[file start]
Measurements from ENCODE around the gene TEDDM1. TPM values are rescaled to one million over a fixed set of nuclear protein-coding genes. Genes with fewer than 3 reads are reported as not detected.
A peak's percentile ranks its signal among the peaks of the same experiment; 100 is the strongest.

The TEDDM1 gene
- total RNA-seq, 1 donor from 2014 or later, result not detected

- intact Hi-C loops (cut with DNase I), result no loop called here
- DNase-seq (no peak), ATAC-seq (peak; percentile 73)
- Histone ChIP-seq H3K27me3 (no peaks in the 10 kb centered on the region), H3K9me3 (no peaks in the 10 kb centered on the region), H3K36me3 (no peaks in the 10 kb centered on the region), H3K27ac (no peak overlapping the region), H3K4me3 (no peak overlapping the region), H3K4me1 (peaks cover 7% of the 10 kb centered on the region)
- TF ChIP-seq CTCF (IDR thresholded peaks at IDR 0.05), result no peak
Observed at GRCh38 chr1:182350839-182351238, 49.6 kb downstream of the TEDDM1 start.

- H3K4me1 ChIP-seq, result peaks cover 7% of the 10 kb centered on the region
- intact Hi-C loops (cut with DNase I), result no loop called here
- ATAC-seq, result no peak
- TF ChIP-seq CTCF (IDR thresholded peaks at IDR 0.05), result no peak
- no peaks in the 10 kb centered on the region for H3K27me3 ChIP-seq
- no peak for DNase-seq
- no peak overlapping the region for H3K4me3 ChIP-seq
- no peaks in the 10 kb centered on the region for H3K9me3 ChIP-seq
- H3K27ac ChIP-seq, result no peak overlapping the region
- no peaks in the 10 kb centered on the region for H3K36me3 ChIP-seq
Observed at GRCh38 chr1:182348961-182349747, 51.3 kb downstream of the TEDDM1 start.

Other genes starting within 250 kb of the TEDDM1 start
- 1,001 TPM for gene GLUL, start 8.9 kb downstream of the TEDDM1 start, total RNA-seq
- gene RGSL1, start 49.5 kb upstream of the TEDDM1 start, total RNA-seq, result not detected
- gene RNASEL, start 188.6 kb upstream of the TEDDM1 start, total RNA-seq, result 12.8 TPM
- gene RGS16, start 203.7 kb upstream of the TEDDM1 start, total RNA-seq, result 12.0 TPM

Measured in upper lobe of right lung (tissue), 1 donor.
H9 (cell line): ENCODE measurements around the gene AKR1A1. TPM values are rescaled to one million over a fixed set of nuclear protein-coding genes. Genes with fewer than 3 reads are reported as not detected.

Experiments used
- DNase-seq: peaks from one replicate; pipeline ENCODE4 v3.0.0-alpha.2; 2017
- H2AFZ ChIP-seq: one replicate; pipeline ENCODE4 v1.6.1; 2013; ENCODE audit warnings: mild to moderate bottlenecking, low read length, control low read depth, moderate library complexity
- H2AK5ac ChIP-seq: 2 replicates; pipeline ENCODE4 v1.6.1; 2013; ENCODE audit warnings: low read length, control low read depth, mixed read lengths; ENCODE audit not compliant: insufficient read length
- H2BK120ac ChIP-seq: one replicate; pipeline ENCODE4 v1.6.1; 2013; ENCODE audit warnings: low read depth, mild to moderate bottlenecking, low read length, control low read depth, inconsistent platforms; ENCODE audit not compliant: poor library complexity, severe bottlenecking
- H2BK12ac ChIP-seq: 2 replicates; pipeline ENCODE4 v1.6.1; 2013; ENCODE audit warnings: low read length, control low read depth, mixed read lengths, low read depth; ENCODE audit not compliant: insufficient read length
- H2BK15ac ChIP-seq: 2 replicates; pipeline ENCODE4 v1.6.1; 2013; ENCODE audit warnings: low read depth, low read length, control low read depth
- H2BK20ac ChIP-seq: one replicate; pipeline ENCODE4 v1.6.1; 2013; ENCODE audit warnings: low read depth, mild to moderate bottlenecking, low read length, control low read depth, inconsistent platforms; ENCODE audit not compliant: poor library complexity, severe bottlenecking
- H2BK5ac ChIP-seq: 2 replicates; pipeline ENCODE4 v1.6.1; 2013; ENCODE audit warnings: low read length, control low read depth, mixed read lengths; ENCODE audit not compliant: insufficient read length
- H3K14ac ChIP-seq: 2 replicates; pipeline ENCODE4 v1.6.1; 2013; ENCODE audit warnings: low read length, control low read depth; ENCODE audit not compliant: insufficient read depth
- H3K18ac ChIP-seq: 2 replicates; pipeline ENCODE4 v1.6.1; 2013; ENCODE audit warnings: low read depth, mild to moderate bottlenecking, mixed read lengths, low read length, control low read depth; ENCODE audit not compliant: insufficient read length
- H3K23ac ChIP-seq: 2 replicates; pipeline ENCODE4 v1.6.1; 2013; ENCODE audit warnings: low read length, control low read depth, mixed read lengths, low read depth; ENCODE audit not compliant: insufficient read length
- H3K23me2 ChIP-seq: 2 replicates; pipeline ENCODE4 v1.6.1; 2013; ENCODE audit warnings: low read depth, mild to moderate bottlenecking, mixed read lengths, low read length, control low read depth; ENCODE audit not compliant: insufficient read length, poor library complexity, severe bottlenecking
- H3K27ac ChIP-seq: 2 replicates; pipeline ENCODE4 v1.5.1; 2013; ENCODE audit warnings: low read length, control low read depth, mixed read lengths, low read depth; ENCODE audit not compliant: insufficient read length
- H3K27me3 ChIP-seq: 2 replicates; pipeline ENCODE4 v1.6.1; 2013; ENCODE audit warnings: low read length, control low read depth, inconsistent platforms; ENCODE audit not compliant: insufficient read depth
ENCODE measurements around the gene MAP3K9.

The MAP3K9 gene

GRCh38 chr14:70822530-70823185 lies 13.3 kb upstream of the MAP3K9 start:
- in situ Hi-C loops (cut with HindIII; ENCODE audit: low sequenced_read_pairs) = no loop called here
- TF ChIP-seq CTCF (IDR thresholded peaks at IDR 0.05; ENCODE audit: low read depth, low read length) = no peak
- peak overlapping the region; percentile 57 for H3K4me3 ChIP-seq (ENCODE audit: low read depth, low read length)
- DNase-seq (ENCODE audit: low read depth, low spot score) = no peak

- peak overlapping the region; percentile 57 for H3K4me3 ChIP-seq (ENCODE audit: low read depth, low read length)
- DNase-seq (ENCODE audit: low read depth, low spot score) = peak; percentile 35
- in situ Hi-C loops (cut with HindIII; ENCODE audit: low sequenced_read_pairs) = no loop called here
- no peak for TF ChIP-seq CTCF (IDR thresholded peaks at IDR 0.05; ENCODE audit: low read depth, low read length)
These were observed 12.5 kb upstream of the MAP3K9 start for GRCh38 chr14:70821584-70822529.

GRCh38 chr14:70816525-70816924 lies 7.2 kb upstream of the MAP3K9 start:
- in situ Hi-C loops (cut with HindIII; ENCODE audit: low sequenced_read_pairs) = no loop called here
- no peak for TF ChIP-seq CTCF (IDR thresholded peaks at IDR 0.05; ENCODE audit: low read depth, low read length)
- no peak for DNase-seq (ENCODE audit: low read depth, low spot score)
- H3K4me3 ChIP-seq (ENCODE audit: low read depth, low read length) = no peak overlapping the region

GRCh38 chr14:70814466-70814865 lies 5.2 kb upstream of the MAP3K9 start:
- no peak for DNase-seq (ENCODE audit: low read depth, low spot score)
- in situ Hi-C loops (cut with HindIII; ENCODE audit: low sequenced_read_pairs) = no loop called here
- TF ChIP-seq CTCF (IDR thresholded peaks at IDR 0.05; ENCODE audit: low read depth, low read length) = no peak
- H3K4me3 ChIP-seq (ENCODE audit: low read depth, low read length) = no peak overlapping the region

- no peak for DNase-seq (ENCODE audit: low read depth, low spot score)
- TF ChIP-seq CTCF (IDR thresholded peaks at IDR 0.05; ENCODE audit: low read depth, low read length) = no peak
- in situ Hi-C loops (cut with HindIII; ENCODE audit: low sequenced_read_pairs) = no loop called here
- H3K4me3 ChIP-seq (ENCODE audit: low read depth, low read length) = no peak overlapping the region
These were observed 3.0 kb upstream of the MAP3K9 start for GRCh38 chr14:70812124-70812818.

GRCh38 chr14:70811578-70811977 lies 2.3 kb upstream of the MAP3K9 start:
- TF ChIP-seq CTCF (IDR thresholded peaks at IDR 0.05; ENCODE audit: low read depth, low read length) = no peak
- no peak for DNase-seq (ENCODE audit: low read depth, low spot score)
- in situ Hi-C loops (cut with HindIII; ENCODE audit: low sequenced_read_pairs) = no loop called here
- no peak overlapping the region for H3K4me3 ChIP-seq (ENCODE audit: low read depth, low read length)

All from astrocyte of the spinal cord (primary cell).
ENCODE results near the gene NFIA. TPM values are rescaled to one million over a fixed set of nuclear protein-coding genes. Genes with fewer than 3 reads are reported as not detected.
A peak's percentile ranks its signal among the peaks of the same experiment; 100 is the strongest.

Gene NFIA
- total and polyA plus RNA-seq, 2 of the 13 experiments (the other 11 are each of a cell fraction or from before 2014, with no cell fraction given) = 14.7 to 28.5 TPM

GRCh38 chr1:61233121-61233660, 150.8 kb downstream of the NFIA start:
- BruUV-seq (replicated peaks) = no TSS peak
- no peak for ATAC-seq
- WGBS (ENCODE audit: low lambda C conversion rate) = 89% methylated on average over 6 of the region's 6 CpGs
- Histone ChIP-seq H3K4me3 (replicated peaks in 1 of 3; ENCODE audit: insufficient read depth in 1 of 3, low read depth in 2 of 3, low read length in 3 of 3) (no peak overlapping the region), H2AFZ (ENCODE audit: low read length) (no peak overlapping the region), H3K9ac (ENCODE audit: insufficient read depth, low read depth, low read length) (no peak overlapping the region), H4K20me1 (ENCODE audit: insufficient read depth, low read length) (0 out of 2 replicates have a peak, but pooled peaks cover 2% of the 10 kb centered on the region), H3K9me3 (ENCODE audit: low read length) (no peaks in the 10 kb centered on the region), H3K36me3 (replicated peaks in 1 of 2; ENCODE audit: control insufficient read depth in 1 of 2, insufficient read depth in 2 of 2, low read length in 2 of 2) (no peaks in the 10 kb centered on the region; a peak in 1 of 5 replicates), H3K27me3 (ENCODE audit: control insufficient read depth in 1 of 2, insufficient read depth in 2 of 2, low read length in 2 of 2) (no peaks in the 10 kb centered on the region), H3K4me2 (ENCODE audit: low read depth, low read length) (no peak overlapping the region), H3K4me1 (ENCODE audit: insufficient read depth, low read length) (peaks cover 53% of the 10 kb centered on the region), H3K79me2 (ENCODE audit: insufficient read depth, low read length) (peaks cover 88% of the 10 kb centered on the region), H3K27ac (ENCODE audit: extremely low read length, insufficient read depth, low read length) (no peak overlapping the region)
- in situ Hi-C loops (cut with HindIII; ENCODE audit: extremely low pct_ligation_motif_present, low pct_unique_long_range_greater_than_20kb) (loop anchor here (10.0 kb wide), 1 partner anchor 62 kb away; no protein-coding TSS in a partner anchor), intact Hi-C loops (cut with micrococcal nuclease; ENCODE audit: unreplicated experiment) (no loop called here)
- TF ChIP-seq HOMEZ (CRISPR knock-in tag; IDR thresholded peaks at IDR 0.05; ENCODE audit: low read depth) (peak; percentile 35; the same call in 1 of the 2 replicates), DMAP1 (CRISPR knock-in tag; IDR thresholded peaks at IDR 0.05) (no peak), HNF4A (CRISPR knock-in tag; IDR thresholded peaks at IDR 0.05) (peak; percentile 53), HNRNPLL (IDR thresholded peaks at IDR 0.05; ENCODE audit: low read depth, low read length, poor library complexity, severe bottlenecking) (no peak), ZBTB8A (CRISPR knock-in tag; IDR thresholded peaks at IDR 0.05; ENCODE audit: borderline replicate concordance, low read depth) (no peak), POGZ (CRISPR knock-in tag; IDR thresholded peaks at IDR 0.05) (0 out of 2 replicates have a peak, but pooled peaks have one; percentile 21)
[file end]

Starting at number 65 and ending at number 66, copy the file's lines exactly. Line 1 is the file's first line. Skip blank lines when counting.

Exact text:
- no peak for DNase-seq (ENCODE audit: low read depth, low spot score)
- TF ChIP-seq CTCF (IDR thresholded peaks at IDR 0.05; ENCODE audit: low read depth, low read length) = no peak